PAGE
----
“Shakespeare may have died over 400 years ago, but he is still very much alive today”
During the past 2 months I documented my learning journey with the online course Bard101x, Shakespeare Matters by University of Adelaide. In this post I share my key takeaways as wrap-up of the course.
The plays covered by the course were the following:
Multiculturalism of Shakespeare’s plays
I was impressed by the multicultural approach of Shakespeare’s plays. It we look only at the 5 plays covered by the online course, each play has a different geographical setting: Greece – Athens (A Midsummer Night’s Dream), Italy – Sicily (The Winter’s Tale) and Venice (Othello), Denmark (Hamlet), England and France (Henry V)!
It is believed that Shakespeare was inspired by London’s multiculturalism. In the 1580s he moved from Stratford-Upon-Avon to London – a bustling place with a diverse population, many immigrants, rich and poor, tradesmen and artists.
Another interesting insight was that each play has an “umbrella emotion” that drives the story. I consider that it makes each story much more powerful and memorable, and also contributes to the amplification of the characters’ personalities.
One of my favourite aspects of the course was the literary theory (#nerd). It was super interesting to learn about the general characteristics of tragedies, comedies, and tragicomedies. Not to mention the rhyming couplets, Chorus, soliloquies, dramatic irony and many other literary terms.
It was also important to understand how Shakespeare innovated in the dramatic field – The Bard did not follow the established norms of the dramatic genre at that time and he was very creative in terms of performance and logistics. Plus he was one of the first to bring theatre to the masses.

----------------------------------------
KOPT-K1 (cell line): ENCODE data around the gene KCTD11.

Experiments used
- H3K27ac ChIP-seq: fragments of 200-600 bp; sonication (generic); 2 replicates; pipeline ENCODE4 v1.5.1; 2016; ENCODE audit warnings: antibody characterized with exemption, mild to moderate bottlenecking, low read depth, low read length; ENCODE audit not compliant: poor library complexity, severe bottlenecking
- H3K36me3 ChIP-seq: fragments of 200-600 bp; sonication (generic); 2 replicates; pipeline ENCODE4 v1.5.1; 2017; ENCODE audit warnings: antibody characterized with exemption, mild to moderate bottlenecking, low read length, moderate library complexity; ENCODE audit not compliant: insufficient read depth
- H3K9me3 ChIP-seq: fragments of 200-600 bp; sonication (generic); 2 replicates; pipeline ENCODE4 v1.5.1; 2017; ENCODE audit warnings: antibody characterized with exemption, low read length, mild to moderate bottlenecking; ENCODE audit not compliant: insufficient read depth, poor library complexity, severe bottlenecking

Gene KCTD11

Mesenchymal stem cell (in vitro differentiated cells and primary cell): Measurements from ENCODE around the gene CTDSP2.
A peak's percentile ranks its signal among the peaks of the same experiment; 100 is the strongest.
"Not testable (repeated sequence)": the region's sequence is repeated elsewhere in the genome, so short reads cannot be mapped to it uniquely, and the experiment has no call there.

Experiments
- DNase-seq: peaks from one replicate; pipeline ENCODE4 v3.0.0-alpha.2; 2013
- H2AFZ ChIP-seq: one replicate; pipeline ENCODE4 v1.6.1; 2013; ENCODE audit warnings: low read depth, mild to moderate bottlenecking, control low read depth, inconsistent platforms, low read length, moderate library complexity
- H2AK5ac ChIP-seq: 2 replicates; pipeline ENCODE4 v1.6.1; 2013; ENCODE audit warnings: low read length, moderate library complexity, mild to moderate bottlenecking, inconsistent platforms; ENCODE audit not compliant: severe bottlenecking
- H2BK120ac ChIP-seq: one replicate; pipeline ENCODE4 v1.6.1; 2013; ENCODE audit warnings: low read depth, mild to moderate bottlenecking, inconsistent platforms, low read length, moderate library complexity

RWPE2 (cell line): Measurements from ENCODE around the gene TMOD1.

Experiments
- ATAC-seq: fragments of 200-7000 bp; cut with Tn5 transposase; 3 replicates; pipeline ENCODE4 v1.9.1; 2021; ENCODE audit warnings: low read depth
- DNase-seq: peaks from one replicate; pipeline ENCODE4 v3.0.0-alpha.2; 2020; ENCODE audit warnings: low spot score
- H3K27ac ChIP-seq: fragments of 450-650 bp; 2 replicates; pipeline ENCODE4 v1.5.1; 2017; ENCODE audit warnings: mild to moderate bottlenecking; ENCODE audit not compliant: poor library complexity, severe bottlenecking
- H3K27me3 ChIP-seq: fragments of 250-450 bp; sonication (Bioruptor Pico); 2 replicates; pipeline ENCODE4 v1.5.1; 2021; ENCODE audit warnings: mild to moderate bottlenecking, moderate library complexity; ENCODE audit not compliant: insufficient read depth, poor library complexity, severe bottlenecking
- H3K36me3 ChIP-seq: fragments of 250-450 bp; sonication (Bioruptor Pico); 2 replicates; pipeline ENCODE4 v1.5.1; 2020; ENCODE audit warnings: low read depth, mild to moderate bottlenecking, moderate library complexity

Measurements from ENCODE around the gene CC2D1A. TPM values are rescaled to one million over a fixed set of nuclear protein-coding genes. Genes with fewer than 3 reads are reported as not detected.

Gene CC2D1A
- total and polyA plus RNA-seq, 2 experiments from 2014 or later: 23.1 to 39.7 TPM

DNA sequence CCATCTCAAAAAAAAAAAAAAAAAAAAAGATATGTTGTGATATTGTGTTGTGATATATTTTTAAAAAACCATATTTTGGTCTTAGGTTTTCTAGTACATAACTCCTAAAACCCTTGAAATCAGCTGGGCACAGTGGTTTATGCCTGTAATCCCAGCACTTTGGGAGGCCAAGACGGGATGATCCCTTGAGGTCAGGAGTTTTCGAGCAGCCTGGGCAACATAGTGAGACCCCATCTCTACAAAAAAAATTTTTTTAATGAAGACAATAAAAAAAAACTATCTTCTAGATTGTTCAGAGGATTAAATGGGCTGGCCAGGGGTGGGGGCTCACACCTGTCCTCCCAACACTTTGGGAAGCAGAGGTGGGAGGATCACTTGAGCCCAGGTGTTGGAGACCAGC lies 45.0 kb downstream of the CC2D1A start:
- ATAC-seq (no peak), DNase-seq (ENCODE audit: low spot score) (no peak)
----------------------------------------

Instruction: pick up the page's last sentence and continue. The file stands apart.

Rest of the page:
Before this course I was not associating Shakespeare with innovation – now I do!
The way further
During the participation in the online course my awareness about Shakespeare increased a lot (selection bias or law of attraction?!) and I started to notice so many Shakespeare-related happenings, for instance:
- Streaming of Shakespeare’s Globe performances for free on Youtube (from April until July) – I already watched Hamlet and Romeo & Juliet, it helps a lot for a better understanding of the plays!
- Shakespeare plays performed in my home city (I attended “Twelfth Night” before the pandemic lockdown, other performances are streamed online)
- Other online courses about The Bard’s work 🙂
To conclude, the online course Bard101x, Shakespeare Matters opened my eyes in regard to Shakespeare and his plays. The diverse content provided – explanatory videos, animations, notes, interviews, speak the speech sections – offers a comprehensive and accessible approach to Shakespeare’s work.
I feel like I’ve just opened a box full of Shakespearean candies and possibilities! Maybe 2020 is my Shakespeare year?
Thank you for following this series and I hope that it inspired you to get closer to Shakespeare’s plays!
‘Till next time … happy reading!
PS: Selection bias – the tendency to notice something more when something causes us to be more aware of it (eg. when we buy a car, we tend to notice similar cars more often than we did before). Also called the Observational Selection Bias (from Wikipedia)